Today, I was forwarded an article from a colleague with whom I play on a work soccer team with. The team is part of a co-ed league and I am one of 3 females on the 25 person team (I know, it is a lot, but not everybody shows up to every game!) The article was sent to all members of our team, which I find makes the content even more ironic.
The article was posted on www.CIO.com by Medidith Levinson, who apparently writes a blog on "Insight and advice to help you carve your way in the cut-throat business world."
However, maybe the subject like should read, "Insight and advice to help heterosexual males carve their place in the cut-through business world." The article I was sent is titled, "Why You Should Develop an Office 'Bromance'" and was published on July 5th. The article talks about how "bromances" or platonic relationships between two heterosexual men in the workplace can improve productivity and morale. She goes on to say that corporations should promote and encourage "bromances" by offering outings to sporting events and breweries. Because heterosexual men love nothing more than sports and beer.
I find this article appalling in a number of ways. It does not allow commenting, so I chose instead to send a Tweet to the author, write her an e-mail, and publish both of those here.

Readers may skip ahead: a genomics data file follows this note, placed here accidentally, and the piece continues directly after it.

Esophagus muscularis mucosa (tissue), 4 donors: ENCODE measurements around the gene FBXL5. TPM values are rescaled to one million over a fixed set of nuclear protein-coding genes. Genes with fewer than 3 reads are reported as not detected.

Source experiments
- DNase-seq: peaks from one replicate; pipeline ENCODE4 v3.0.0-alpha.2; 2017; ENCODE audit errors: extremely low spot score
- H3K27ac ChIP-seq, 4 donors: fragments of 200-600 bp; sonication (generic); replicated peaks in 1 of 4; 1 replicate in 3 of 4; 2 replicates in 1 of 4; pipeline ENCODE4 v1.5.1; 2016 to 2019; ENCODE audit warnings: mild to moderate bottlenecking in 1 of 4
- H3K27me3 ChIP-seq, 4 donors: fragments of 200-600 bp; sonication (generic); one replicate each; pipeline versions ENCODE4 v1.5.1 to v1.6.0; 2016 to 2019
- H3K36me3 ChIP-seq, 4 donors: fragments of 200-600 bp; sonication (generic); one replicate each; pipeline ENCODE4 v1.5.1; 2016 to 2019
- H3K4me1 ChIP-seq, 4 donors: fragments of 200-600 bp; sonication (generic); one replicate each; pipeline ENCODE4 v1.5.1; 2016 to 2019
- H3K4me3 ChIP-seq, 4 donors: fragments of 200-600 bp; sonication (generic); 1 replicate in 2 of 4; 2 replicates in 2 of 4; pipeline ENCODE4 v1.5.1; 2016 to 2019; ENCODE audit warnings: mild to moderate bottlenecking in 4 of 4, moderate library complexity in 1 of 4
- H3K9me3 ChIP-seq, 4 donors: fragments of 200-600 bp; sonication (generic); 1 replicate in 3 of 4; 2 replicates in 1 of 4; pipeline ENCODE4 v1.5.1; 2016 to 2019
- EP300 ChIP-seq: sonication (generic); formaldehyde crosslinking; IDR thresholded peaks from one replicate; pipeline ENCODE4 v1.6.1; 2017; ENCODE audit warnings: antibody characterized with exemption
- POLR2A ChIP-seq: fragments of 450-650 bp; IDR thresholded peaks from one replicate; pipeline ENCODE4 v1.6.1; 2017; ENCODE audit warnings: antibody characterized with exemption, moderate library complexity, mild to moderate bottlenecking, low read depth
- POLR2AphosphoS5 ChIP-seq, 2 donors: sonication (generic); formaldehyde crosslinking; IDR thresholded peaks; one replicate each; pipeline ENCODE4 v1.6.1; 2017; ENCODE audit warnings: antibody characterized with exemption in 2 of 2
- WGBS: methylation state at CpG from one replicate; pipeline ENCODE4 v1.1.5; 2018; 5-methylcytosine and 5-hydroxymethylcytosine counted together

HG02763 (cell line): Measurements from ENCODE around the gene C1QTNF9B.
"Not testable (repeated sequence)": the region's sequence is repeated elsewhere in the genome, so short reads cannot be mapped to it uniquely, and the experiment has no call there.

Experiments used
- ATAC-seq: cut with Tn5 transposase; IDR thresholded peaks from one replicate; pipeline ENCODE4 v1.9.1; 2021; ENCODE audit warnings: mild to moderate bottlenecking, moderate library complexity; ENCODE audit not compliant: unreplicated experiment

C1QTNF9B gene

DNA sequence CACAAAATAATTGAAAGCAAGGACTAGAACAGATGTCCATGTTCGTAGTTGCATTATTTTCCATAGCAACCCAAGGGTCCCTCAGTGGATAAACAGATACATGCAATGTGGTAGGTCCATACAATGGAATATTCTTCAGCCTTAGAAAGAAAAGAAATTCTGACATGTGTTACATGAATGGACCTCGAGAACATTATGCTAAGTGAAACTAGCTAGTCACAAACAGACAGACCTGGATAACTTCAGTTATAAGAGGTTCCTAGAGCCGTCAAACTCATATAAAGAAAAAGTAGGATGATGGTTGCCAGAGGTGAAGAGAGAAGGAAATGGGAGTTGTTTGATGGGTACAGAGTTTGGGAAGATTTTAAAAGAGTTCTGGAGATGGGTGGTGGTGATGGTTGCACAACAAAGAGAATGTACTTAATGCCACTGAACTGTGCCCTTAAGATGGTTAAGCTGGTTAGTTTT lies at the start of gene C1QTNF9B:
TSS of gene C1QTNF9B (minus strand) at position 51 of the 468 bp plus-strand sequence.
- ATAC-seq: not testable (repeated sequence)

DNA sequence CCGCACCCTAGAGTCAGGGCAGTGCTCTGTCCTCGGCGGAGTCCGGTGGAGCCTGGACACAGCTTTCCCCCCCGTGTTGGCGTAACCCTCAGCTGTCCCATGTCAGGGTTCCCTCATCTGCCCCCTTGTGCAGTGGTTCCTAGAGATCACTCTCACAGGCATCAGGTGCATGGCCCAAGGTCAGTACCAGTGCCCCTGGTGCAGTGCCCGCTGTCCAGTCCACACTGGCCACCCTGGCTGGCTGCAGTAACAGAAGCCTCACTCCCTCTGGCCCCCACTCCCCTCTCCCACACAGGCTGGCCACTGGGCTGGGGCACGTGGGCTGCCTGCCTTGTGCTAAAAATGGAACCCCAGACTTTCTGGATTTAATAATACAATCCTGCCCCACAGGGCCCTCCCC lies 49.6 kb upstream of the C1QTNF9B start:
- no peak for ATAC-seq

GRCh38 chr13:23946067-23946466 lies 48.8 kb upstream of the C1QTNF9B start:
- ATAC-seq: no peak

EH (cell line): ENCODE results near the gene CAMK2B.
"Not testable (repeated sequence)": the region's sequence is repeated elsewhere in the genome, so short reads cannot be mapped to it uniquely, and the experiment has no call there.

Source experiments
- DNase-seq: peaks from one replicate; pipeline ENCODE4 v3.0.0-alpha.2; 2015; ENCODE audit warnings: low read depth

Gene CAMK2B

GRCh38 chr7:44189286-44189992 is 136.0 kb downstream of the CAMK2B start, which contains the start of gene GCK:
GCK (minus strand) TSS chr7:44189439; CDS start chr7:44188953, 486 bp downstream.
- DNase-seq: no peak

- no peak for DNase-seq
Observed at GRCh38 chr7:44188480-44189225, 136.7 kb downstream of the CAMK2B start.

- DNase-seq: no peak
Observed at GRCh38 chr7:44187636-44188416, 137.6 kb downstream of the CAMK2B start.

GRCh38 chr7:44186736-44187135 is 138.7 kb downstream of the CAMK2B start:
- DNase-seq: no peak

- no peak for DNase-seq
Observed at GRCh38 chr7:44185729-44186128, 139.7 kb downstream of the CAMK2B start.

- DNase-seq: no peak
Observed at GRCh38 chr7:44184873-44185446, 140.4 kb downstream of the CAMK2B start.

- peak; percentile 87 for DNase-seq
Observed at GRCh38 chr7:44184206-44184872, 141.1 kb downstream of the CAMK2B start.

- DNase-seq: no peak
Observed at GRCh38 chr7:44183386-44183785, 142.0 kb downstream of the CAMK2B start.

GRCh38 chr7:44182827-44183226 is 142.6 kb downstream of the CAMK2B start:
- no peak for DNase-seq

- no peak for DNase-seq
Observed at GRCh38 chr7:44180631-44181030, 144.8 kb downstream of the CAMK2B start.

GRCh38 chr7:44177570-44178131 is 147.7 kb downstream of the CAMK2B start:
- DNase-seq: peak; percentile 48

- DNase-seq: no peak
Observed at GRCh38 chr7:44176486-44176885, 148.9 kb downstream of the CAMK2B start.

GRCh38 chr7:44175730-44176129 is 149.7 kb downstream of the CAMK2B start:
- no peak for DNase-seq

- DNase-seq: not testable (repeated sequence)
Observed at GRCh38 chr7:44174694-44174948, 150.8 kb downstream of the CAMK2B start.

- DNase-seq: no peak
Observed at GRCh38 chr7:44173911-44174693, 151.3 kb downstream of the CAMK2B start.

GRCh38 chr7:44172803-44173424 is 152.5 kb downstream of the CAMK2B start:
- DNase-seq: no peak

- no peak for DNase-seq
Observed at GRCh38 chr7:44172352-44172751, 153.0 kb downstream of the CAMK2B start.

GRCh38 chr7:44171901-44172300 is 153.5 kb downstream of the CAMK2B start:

Please let me know... am I crazy to react this way to the article?
I just read your article "Why You Should Develop an Office Bromance" from CIO.com and truly wish that the site had commenting so I could publicly comment on this. I am appalled and baffled that a female author who writes about "insight and advice to help you carve your way in the cut-throat business world" could write an article that completely fails to mention that there are women in the workplace as well!
I get the point. And I agree. It is important and extremely valuable to have a "best friend" in the workplace. Or at least to socialize with colleagues outside of the work environment. I believe that you can be much more productive on a day to day basis if you know your colleagues beyond the realm of the projects/reports you are working on. Studies show that retention is higher and the work force is happier when employees report to have a "best friend" in the work place.
However, the sex of both you and your work best friend or friend, shouldn't make a difference! I cannot believe that a female writer could have even put together this article without feeling like a hypocrite not mentioning friendships between women in the workplace. Or between a man and a woman.
And on another note, you've displayed an incredibly narrow-minded view of the activities that men enjoy. "And that's why I believe corporations should actively encourage office bromances. They can do so through mentoring programs, corporate softball teams, company outings to sporting events and tours of micro-breweries." Really? Are all men sports-loving beer drinkers?
I honestly do see the point you are trying to make. And I agree with it. You were writing from your personal point of view and using your husband as a personal example. You used a term in your headline that you thought might drive traffic and spark some interest, maybe gaining you a few extra clicks. However, your article paints a narrow-minded picture of yourself, which distracts from the point you were trying to make.
I suggest you open your site up for commenting.